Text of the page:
Capital expenditure (capex) of CRISIL-rated organised brick & mortar (B&M) retailers is expected to increase 60% between fiscals 2019 and 2021 compared with the previous three fiscals, driven by a 300 basis points (bps) increase in revenue growth to 18% expected over the same period.
This is based on an analysis of 87 CRISIL-rated B&M retailers, mainly in the food & grocery (F&G) and apparel segments, which account for almost 50% of organised B&M revenues for the sector.
The pick-up in revenue growth is expected to be driven by recovery in household private final consumption expenditure (PFCE), more store rollouts with focus on private-label revenue, and increasing penetration of B&M retailers in Tier-II cities.
Over the next three fiscals, growth in PFCE is expected to improve and remain in the vicinity of 8% compared with 6.3% in fiscal 2018, with disposable incomes foreseen rising.
Additionally, the share of the more profitable private-label segment, which has been a driver of overall revenue growth, should continue to rise.
B&M retailers have also been sharpening focus on Tier-II cities, a testimony to which is the fact that last fiscal, 75% of store additions have been in that geography. Here, they are following the path of e-retailers, which have achieved better penetration beyond Tier-I cities.
“The acceleration in revenue growth is allowing domestic organised B&M retailers to step-up on capex and compete with global retail giants increasing their presence in India,” said Anuj Sethi, Senior Director, CRISIL Ratings. “We expect capex of CRISIL rated B&M retailers to reach Rs 12,500 crore during fiscals 2019-2021, compared with Rs 7,500 crore incurred between fiscals 2016 and 2018.”
Capex over the next three fiscals will lead to annual store space addition of 20% for F&G and 15% for the apparel segment – both higher by 5% compared with space addition over the previous three years.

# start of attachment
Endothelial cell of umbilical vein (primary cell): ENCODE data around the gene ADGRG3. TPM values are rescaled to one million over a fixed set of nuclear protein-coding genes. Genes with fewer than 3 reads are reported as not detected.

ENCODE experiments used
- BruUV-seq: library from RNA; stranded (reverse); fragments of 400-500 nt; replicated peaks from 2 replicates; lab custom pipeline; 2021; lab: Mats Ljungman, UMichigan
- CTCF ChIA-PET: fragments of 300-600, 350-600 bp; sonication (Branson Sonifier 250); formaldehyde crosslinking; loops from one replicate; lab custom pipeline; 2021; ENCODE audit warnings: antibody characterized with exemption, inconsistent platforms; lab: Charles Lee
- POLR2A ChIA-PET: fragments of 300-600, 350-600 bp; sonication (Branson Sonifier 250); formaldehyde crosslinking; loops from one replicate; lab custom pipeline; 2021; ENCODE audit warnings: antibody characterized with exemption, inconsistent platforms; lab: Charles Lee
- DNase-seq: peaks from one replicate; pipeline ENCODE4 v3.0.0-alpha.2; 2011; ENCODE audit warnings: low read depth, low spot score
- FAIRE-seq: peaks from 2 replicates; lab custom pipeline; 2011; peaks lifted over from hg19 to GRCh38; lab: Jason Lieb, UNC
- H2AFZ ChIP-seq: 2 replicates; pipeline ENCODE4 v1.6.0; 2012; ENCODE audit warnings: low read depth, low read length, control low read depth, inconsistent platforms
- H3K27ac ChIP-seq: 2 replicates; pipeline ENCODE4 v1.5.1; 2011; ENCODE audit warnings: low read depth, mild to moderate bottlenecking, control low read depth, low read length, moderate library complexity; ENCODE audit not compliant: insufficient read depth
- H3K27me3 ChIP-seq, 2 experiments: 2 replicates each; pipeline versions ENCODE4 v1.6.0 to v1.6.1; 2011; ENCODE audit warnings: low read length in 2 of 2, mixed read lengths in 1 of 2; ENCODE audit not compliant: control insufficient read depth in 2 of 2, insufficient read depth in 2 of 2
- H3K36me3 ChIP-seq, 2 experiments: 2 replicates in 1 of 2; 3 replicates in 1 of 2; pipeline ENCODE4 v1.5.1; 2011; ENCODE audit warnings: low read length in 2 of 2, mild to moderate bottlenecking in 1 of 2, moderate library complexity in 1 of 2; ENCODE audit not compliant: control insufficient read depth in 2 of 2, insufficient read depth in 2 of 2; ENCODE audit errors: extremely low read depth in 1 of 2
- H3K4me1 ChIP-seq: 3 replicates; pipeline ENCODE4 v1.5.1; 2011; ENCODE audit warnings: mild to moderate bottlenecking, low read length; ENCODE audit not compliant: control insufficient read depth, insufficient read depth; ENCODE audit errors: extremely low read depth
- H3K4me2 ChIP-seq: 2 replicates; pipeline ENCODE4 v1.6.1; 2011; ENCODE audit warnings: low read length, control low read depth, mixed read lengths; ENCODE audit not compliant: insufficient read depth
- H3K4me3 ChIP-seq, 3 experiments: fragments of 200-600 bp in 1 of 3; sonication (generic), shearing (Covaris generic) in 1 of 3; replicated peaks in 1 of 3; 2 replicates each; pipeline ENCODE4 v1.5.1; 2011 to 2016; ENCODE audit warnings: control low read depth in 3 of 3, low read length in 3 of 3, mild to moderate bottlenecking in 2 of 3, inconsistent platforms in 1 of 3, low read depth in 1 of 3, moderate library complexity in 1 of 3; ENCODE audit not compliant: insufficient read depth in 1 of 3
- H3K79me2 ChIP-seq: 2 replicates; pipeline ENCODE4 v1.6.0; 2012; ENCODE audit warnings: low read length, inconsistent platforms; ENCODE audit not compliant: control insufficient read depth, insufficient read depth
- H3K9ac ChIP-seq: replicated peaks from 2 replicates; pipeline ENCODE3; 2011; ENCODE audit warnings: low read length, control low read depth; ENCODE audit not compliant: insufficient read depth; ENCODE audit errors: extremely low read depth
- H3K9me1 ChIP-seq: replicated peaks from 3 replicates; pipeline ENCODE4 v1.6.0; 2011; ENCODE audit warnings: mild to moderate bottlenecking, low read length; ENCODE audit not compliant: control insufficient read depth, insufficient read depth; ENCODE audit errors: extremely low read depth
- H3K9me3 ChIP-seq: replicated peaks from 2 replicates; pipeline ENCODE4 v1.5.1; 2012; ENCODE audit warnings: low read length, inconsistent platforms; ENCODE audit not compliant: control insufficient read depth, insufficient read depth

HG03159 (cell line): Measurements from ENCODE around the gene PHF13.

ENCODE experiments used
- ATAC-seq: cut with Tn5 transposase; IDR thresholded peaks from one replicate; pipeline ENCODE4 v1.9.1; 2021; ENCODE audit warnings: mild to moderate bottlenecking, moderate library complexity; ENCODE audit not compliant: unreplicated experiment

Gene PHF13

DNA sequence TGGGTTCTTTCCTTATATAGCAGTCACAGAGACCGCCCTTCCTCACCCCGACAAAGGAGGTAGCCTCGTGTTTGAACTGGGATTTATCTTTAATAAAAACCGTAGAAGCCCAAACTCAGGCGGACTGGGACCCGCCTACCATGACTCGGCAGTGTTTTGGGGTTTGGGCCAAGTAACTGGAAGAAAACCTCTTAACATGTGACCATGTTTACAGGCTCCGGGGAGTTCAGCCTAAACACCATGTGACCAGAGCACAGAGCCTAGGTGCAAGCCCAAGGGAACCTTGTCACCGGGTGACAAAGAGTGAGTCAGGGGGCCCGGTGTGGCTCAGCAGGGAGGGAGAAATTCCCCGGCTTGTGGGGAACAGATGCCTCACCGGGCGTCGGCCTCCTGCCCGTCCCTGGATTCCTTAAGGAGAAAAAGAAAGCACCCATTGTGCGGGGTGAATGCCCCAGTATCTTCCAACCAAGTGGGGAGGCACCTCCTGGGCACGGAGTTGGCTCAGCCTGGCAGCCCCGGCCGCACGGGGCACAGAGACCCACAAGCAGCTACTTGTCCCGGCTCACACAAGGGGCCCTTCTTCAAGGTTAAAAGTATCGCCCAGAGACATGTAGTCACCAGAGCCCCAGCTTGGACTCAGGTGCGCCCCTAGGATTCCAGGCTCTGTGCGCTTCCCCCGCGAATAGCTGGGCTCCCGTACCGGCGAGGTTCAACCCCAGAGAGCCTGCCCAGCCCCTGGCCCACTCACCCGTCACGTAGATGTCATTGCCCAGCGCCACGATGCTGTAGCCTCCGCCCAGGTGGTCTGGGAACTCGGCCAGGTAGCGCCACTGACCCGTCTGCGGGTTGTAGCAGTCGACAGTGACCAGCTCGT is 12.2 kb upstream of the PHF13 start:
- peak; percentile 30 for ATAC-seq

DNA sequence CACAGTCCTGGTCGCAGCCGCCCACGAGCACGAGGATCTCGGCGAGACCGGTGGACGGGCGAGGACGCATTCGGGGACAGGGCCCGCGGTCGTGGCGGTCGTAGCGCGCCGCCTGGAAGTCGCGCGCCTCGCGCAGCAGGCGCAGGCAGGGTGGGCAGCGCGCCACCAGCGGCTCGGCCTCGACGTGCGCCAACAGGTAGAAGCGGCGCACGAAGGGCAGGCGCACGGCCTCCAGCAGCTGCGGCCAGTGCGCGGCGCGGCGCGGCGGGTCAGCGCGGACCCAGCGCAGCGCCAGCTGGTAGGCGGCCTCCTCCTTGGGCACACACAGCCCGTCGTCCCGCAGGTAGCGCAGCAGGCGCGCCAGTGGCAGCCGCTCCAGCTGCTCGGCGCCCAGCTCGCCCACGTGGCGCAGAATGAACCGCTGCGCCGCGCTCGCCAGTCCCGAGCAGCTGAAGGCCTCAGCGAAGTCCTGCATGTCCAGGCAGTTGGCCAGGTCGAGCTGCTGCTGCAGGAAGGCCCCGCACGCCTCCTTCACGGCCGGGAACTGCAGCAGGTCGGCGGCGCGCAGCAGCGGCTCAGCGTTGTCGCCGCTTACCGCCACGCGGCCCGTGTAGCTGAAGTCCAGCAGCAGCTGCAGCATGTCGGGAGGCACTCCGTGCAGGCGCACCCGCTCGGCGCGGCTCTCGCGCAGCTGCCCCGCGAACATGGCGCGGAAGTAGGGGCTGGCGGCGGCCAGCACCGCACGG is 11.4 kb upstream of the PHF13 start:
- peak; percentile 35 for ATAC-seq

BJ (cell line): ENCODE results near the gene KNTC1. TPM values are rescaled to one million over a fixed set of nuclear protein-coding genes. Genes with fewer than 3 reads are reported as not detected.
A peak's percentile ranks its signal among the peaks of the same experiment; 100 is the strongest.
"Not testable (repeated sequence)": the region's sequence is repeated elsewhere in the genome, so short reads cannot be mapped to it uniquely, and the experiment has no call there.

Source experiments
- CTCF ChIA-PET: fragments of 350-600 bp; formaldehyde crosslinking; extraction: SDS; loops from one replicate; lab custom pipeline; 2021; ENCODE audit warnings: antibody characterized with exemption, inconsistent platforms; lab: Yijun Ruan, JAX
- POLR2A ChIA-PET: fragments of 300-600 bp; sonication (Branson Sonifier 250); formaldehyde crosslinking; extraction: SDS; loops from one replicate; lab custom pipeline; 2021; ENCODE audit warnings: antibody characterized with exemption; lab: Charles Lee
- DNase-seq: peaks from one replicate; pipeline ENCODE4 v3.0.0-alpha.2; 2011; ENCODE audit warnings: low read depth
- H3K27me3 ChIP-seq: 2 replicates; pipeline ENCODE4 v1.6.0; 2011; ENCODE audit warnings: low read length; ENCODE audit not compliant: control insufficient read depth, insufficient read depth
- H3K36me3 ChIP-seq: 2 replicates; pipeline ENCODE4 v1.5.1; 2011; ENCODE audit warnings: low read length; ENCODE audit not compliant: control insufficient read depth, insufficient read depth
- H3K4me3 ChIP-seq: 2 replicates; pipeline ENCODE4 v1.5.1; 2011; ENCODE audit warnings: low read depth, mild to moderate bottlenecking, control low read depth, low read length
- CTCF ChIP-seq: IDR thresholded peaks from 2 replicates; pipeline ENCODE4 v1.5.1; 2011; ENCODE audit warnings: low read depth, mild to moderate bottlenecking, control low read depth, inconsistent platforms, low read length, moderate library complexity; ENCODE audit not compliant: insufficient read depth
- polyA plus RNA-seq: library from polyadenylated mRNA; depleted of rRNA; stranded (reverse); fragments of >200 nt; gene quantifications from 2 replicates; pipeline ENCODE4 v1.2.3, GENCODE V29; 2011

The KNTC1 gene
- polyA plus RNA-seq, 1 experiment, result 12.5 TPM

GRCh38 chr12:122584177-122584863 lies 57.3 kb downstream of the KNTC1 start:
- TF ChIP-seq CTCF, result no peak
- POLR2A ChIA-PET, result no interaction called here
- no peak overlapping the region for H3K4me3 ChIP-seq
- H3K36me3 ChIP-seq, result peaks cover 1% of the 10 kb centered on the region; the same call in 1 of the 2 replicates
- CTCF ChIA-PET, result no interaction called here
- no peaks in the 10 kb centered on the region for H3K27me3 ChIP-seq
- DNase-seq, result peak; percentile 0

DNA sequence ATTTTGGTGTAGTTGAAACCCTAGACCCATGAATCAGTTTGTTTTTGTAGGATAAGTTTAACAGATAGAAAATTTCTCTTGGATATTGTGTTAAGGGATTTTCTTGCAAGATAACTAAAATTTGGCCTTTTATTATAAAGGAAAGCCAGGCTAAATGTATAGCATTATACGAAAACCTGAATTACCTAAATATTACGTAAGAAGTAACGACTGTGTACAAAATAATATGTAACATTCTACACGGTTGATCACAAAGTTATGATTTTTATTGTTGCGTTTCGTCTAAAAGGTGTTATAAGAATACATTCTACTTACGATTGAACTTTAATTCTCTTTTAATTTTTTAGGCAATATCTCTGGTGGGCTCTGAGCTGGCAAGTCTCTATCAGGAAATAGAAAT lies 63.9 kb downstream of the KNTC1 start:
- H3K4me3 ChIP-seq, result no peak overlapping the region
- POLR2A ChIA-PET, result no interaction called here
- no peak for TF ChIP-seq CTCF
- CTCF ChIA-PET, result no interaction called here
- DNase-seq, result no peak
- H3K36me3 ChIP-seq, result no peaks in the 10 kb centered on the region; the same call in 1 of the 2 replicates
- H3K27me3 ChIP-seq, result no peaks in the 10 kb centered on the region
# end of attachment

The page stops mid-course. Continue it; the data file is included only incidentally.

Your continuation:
In addition to store expansion, large B&M retailers are also increasingly taking the partnership route, including with e-retailers, to enhance reach and products portfolio, solidifying their market position, without materially denting their balance sheets.
The improvement in credit profiles is already reflected in the credit ratio (upgrades to downgrades) for CRISIL-rated B&M retailers remaining above one time since fiscal 2014, and in the first half of fiscal 2019, as well.
“Despite higher capex spend, CRISIL expects the credit profiles of the B&M retailers it rates to benefit from improving credit metrics due to better cash generation, which will obviate the need for material debt addition,” said Gautam Shahi, Director, CRISIL Ratings. “For instance, the debt to Ebitda ratio for B&M retailers, which improved to about 2.1 times in fiscal 2018, from 3.7 times in fiscal 2016, is likely to improve further to below 1.5 times by fiscal 2021”.
Government regulation, and the ability to manage operating profitability, despite increased store addition, will be key monitorables.